Why God is more glorified by Web 2.0

web20logos.jpgThere is so much conversation about web 2.0; the term is losing its significance.  Yet something powerful is behind the internet shift that Christians should be aware of.  God is more glorified by Web 2.0 than Web 1.0.

At this point hopefully you either think I'm nuts or you are confused.  First, let's define Web 2.0 and for that we'll go to Wikipedia (a Web 2.0 application):

"Web 2.0 refers to a supposed second-generation of Internet-based services – such as social networking sites, wikis, communication tools, and folksonomies – that let people collaborate and share information online in previously unavailable ways." (Source Wikipedia: Web 2.0 )

Now let me explain why I believe Web 2.0 is more God glorifying.  For that I turn to C.S. Lewis' book "Four Loves" as he discusses a group of friends that we was extremely close to.  Yet in response to one of these friends (Charles) dying Lewis writes:

"In each of my friends there is something that only some other friend can fully bring out.  By myself, I am not large enough to call any person completely into activity.  I want other lights of my own to show all the facets.  Now that Charles is dead, I shall never see Ronald's reaction to a specifically Charles joke.  Far from having more of Ronald, far from having him all to myself now that Charles is away, I have less of Ronald." 

Lewis argues that he has less of Ronald because there was something within Ronald that only Charles could bring out.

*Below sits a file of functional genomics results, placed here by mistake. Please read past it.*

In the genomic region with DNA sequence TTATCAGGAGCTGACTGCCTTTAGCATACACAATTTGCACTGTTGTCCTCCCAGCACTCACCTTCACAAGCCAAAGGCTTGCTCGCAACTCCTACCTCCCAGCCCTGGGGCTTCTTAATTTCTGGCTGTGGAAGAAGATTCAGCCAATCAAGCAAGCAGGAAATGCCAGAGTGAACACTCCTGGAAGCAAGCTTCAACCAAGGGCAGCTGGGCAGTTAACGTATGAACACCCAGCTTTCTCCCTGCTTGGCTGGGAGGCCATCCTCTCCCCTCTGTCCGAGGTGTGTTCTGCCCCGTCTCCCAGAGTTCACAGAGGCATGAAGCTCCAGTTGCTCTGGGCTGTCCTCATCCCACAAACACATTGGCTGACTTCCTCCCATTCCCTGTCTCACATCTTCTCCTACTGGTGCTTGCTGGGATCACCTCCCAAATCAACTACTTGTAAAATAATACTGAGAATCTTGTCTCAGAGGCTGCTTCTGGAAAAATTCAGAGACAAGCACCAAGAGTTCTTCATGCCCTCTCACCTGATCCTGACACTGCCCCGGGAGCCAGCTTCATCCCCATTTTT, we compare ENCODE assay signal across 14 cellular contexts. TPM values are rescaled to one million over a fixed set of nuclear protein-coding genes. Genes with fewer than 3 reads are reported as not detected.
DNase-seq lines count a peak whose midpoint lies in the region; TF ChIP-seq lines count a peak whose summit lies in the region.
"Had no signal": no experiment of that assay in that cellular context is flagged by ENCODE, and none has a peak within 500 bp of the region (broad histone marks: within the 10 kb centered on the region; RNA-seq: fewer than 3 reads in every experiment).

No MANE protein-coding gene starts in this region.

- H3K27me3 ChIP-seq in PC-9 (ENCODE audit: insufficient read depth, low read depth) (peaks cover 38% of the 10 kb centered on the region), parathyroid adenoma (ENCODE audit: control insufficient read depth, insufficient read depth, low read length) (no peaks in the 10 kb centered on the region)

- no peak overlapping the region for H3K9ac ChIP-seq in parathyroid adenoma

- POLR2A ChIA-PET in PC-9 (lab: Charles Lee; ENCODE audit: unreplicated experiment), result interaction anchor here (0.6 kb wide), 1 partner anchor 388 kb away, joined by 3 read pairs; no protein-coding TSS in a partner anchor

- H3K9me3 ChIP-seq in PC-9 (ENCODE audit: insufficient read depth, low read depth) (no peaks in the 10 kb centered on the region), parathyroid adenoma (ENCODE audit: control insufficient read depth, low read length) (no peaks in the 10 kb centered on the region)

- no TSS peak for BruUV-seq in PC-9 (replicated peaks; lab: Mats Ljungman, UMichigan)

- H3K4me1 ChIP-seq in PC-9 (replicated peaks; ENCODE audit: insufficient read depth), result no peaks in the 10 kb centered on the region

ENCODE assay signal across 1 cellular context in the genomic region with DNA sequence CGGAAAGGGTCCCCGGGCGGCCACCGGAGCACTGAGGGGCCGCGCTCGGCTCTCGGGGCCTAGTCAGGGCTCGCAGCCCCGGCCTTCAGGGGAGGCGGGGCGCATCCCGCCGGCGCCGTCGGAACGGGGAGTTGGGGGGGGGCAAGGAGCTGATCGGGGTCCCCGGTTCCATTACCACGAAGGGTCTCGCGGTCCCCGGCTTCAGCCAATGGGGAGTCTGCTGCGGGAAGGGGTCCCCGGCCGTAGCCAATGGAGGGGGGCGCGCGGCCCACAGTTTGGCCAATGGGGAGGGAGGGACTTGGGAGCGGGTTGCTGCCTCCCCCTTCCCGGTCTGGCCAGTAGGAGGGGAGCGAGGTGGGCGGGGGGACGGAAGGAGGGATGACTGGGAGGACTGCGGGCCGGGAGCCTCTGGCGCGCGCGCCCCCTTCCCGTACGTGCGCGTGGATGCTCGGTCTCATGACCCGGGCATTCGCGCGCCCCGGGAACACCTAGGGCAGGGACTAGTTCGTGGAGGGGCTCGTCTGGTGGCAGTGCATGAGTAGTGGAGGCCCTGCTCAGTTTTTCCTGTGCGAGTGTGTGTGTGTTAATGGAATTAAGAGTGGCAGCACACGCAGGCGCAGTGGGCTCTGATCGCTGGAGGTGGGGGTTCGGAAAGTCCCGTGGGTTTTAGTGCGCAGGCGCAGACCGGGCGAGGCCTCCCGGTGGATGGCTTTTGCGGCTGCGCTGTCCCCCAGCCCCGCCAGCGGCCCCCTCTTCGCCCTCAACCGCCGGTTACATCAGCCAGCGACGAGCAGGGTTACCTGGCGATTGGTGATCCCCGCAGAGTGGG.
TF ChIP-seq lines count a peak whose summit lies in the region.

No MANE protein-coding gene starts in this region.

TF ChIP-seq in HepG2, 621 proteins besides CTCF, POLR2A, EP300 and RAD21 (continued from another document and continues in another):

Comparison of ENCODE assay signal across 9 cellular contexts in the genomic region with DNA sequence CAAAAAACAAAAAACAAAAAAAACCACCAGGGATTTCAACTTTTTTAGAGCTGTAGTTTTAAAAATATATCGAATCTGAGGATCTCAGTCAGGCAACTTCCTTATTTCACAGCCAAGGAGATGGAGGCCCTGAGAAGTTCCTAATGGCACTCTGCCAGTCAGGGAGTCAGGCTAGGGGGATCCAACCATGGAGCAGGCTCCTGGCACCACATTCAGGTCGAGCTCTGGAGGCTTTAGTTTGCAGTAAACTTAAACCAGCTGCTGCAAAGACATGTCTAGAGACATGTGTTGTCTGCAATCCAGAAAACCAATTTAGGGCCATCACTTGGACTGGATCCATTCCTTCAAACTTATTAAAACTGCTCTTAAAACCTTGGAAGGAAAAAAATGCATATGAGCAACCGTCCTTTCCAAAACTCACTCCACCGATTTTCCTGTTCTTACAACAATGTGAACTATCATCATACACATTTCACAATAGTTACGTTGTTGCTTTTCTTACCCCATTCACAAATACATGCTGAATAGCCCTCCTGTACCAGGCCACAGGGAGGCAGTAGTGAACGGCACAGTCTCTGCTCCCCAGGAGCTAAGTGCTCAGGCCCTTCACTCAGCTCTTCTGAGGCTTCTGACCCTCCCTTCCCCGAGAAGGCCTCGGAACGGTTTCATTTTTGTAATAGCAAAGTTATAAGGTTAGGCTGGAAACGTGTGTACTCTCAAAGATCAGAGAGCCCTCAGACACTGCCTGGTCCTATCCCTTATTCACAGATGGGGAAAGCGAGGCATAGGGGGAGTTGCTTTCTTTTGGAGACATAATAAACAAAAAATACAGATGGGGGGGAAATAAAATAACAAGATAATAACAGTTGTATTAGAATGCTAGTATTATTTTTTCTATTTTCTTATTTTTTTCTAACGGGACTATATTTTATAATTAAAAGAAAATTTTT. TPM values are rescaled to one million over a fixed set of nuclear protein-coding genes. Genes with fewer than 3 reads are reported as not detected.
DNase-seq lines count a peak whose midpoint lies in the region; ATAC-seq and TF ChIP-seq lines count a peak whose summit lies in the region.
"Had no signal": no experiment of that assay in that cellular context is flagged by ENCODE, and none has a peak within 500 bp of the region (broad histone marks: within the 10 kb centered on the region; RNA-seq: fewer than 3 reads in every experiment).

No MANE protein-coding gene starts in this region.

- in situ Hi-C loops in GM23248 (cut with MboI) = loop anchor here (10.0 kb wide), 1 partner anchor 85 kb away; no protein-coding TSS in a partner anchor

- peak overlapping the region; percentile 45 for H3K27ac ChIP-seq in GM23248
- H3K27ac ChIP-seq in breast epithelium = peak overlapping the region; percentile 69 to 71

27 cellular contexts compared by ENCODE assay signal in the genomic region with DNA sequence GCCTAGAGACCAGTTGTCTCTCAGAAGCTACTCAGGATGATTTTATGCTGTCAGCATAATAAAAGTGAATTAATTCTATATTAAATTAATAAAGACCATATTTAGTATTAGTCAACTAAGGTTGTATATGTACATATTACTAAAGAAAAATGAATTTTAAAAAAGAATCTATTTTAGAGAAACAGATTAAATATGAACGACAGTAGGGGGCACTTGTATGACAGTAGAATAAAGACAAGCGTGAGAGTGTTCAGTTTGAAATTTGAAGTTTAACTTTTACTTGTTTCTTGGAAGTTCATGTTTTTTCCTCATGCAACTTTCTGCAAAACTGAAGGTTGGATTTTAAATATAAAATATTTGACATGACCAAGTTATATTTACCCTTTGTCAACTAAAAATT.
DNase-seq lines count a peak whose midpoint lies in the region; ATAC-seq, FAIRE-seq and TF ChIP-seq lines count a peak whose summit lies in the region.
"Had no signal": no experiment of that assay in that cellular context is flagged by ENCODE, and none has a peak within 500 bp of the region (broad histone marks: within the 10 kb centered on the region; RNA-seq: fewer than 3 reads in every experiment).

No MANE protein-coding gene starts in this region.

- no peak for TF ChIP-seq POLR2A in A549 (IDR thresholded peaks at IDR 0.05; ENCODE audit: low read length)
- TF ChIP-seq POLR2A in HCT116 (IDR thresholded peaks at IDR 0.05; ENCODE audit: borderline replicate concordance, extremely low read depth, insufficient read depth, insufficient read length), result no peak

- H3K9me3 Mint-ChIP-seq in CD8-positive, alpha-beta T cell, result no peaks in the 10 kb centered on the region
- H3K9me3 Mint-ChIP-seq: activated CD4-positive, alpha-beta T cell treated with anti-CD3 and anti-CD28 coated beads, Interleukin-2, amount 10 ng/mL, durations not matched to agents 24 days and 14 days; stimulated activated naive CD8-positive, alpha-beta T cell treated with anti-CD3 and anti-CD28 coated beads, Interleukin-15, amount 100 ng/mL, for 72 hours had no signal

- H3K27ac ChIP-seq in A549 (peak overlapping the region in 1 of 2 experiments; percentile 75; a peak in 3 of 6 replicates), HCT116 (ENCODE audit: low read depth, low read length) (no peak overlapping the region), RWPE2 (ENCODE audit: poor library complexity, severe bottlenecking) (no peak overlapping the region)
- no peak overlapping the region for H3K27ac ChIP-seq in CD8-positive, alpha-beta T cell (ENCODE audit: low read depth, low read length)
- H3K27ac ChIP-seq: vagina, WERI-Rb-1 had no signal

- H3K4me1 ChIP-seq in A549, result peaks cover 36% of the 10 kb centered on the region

"In this, friendship exhibits a glorious nearness by resemblance to heaven itself where the very multitude of the blessed, which no man can number, increase the fruition which each has of God for every soul in heaven seeing Him in her own way communicates the unique vision to all the rest.  That, says an old author, is why the Seraphim in Isaiah's vision are crying out Holy, Holy, Holy, to one another." 

What C.S. Lewis tells us is that it takes a multitude to know an individual.  You can't know an individual the way a group can know an individual.  Only a group brings out the whole spectrum of that person.  This is even true of God.  You are not going to know God in a significant way, unless you are in a community with other believers.  By yourself you can only see God through your own eyes.  Further, those who remove themselves from Christian communities are holding back their particular perspectives that would show God in a unique way.  The community needs what you have, and you need what they have to see a fuller picture of who God is. 

This same fullness of community and conversation is provided in Web 2.0.  I quote O'Reilly Media, Inc. who coined the term 'Web 2.0':

If (blogging) were merely an amplifier, blogging would be uninteresting. But like Wikipedia, blogging harnesses collective intelligence as a kind of filter. What James Suriowecki calls "the wisdom of crowds" comes into play, and much as PageRank produces better results than analysis of any individual document, the collective attention of the blogosphere selects for value. (Source O'Reilly Media )

Web 2.0 is at it's heart about a fullness of community learning, interacting and growing together.  It is in this fullness we can share ideas and reflect our own perspectives that benefit the whole.  It is here that I believe God is more glorified in the community of Web 2.0 than in the singular voice of Web 1.0.